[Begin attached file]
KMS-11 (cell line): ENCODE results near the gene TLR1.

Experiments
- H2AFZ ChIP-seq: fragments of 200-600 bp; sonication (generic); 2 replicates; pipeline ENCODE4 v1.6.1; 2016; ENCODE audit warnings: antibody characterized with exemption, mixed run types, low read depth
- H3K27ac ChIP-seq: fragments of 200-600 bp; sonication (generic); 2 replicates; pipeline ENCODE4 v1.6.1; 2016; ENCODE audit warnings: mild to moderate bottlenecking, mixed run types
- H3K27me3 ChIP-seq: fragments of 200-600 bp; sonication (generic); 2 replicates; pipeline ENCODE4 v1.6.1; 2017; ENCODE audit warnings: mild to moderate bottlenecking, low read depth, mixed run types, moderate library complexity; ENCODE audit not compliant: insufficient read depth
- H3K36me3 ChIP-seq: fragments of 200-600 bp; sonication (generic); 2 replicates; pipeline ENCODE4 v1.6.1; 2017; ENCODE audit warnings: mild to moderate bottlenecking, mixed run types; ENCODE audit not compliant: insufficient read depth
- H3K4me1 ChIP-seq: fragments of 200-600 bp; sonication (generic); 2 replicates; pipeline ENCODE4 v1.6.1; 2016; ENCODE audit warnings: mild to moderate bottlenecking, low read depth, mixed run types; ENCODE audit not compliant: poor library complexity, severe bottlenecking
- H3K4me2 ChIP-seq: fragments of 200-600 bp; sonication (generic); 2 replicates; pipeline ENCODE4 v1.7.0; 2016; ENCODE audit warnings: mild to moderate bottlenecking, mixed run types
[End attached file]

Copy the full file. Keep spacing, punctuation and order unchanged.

KMS-11 (cell line): ENCODE results near the gene TLR1.

Experiments
- H2AFZ ChIP-seq: fragments of 200-600 bp; sonication (generic); 2 replicates; pipeline ENCODE4 v1.6.1; 2016; ENCODE audit warnings: antibody characterized with exemption, mixed run types, low read depth
- H3K27ac ChIP-seq: fragments of 200-600 bp; sonication (generic); 2 replicates; pipeline ENCODE4 v1.6.1; 2016; ENCODE audit warnings: mild to moderate bottlenecking, mixed run types
- H3K27me3 ChIP-seq: fragments of 200-600 bp; sonication (generic); 2 replicates; pipeline ENCODE4 v1.6.1; 2017; ENCODE audit warnings: mild to moderate bottlenecking, low read depth, mixed run types, moderate library complexity; ENCODE audit not compliant: insufficient read depth
- H3K36me3 ChIP-seq: fragments of 200-600 bp; sonication (generic); 2 replicates; pipeline ENCODE4 v1.6.1; 2017; ENCODE audit warnings: mild to moderate bottlenecking, mixed run types; ENCODE audit not compliant: insufficient read depth
- H3K4me1 ChIP-seq: fragments of 200-600 bp; sonication (generic); 2 replicates; pipeline ENCODE4 v1.6.1; 2016; ENCODE audit warnings: mild to moderate bottlenecking, low read depth, mixed run types; ENCODE audit not compliant: poor library complexity, severe bottlenecking
- H3K4me2 ChIP-seq: fragments of 200-600 bp; sonication (generic); 2 replicates; pipeline ENCODE4 v1.7.0; 2016; ENCODE audit warnings: mild to moderate bottlenecking, mixed run types